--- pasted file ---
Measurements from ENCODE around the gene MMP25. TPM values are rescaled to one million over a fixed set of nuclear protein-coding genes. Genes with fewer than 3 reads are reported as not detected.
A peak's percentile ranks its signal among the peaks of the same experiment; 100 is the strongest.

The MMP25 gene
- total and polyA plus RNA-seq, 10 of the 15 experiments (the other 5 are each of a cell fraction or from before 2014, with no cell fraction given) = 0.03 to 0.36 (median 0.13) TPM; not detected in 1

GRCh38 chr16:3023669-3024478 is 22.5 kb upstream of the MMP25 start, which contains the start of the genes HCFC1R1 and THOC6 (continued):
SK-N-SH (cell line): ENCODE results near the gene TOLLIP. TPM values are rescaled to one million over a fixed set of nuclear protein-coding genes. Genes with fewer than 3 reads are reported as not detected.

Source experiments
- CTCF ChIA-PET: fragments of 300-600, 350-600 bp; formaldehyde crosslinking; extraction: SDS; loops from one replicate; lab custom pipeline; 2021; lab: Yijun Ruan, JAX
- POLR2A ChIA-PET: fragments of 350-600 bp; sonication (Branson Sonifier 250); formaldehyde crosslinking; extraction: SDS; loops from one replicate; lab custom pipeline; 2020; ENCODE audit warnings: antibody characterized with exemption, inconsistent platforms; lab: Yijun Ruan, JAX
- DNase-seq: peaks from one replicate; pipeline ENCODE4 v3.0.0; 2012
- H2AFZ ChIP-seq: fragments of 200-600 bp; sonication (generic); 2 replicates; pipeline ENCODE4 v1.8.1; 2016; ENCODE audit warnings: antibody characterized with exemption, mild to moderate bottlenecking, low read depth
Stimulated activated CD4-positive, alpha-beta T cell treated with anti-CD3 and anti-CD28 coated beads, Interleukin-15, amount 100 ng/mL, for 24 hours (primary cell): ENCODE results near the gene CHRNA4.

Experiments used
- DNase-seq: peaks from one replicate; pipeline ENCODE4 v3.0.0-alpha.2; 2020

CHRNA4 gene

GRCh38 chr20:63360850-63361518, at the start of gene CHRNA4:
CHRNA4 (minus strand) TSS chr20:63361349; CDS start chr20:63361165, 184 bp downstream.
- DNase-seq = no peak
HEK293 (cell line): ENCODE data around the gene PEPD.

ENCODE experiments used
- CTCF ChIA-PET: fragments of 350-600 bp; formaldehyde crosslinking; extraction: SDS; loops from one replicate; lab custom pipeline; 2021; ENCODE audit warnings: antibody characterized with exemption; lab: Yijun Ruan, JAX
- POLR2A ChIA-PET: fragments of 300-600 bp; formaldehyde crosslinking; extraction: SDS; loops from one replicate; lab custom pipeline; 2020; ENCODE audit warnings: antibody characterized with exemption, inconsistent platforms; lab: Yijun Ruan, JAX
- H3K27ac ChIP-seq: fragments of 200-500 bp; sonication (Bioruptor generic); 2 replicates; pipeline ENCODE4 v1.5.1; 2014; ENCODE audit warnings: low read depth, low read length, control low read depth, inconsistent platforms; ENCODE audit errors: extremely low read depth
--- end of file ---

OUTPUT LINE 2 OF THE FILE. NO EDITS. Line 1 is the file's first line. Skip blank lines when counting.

A peak's percentile ranks its signal among the peaks of the same experiment; 100 is the strongest.